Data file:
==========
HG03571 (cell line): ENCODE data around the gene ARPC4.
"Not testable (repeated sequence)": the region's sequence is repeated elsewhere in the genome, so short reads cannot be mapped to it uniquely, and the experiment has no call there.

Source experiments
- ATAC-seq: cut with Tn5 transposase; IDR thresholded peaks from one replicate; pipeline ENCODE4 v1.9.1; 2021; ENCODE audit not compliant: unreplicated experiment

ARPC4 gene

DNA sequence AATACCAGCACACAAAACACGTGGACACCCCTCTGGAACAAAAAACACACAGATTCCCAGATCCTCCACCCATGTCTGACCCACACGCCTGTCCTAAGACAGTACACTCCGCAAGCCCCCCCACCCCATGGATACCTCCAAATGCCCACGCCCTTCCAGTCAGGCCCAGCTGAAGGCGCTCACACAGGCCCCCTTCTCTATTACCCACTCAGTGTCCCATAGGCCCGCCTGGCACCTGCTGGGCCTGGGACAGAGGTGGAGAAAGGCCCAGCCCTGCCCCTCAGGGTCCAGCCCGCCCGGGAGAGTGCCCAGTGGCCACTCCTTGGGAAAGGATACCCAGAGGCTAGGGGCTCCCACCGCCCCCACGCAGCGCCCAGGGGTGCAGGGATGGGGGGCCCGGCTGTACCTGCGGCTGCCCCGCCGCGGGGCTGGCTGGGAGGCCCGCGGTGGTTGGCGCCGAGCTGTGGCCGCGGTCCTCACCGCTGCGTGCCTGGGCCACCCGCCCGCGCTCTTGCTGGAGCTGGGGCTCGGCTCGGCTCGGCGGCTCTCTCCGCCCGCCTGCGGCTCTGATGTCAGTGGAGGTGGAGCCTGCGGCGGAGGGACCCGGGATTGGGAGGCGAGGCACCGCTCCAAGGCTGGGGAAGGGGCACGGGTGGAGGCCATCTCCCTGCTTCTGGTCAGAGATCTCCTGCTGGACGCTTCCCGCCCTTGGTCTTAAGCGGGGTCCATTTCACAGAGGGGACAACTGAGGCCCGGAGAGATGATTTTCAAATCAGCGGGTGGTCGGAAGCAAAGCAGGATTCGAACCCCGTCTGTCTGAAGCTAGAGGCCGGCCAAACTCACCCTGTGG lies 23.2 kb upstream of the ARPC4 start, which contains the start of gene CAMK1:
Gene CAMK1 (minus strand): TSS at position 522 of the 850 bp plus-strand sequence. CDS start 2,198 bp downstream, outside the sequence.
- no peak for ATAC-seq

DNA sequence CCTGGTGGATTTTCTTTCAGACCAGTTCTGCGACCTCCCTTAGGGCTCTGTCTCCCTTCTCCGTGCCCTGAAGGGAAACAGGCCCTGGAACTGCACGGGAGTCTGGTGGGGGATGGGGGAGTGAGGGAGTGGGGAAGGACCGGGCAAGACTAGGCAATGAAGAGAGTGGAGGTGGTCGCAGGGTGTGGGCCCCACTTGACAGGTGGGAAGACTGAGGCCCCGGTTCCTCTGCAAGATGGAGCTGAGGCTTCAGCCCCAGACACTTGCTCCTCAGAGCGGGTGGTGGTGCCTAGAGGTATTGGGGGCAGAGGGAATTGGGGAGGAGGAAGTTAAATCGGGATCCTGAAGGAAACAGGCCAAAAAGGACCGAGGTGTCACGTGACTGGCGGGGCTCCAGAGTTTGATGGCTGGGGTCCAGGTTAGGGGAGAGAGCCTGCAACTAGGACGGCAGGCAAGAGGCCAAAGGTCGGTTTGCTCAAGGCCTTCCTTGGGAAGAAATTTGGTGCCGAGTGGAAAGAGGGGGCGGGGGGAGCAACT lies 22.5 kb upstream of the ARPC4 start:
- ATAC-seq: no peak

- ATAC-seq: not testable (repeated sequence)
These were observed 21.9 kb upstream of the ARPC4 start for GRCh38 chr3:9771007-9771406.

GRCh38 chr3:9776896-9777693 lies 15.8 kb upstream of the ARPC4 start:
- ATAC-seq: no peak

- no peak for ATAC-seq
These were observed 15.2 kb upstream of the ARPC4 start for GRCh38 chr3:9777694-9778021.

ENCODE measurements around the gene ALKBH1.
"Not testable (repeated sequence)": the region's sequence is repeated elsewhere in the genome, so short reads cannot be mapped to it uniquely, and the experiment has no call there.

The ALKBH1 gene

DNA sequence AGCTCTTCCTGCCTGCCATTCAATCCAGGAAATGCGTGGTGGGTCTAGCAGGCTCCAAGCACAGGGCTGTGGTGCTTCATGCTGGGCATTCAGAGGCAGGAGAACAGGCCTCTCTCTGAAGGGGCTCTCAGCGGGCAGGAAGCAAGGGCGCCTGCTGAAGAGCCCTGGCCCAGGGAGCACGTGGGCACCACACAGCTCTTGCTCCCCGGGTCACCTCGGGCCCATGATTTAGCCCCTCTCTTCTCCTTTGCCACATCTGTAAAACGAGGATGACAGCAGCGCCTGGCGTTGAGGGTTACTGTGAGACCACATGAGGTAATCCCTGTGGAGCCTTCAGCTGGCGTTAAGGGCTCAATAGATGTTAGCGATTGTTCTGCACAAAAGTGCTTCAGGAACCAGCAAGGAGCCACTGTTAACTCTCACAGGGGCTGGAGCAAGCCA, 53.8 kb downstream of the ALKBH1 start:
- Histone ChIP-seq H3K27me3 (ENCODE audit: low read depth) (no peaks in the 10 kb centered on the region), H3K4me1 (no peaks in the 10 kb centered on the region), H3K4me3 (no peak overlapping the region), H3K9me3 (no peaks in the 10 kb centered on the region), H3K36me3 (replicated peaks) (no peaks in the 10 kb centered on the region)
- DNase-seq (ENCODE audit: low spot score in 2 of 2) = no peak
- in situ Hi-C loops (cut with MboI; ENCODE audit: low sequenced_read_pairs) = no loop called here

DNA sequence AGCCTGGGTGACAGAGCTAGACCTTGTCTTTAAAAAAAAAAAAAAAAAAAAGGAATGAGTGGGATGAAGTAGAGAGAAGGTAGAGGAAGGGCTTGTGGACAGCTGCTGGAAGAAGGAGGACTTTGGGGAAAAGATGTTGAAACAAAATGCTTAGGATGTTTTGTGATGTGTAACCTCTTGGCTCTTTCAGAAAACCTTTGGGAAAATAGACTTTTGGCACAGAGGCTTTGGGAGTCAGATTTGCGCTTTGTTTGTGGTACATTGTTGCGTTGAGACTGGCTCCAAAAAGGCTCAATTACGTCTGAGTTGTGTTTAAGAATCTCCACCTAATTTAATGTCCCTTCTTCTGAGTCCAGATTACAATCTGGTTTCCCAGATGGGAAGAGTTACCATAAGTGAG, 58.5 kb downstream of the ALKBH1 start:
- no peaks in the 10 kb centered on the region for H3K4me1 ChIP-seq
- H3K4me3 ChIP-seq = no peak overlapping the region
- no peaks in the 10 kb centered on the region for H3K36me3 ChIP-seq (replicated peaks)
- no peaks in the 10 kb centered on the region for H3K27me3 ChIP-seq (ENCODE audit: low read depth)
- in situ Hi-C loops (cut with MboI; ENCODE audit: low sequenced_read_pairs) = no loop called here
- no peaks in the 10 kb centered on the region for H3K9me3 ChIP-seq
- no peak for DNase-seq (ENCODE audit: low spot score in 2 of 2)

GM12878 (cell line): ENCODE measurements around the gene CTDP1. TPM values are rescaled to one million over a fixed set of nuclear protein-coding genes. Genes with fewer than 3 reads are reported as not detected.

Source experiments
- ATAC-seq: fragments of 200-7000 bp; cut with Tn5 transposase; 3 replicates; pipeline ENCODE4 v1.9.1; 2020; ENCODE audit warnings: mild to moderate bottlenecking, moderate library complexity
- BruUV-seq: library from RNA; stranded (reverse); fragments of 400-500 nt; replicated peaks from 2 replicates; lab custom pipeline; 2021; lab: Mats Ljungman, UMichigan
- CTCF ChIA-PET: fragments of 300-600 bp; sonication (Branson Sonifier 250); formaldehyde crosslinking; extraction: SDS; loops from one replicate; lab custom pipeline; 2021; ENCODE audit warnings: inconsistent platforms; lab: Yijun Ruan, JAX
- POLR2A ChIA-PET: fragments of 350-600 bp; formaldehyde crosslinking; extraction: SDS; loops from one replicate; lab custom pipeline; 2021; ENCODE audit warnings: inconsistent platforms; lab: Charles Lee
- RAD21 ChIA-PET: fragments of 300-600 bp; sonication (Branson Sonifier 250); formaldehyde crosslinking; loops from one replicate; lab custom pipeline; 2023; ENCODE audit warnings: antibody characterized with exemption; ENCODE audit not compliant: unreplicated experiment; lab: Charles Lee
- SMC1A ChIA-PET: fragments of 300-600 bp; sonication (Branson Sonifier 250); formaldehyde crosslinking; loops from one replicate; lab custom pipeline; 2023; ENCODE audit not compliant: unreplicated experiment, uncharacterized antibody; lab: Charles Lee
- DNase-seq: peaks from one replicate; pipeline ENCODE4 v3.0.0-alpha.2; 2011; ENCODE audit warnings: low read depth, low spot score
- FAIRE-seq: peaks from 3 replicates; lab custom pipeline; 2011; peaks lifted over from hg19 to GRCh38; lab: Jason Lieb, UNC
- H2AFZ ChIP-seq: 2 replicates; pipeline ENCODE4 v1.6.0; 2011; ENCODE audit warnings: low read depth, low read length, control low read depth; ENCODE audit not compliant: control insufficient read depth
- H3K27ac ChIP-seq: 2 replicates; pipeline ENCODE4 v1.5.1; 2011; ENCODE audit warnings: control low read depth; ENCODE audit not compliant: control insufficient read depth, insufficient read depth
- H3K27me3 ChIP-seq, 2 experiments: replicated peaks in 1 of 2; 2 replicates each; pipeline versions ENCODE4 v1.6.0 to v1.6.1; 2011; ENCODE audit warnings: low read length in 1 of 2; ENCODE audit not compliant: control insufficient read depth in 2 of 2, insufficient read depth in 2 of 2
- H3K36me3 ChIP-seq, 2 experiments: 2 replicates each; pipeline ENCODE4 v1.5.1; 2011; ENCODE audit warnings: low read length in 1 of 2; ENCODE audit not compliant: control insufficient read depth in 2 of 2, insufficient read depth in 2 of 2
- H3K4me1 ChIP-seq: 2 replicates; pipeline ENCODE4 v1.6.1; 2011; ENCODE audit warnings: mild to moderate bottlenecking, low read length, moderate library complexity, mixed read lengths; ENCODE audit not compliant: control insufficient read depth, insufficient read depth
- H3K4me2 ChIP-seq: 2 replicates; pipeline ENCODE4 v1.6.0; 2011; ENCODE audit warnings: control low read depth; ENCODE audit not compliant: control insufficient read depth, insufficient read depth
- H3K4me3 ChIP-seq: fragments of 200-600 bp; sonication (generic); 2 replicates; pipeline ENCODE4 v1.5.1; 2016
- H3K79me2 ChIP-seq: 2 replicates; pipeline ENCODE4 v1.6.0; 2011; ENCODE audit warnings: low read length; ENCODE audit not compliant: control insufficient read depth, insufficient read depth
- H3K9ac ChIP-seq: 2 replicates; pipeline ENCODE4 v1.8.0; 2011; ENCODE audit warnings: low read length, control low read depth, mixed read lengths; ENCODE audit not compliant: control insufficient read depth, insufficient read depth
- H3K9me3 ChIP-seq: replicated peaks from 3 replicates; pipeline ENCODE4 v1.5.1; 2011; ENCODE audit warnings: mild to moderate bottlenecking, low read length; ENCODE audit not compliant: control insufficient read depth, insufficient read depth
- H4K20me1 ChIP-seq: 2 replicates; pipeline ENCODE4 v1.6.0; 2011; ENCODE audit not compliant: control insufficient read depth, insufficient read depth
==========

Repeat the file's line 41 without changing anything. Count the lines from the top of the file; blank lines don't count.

- FAIRE-seq: peaks from 3 replicates; lab custom pipeline; 2011; peaks lifted over from hg19 to GRCh38; lab: Jason Lieb, UNC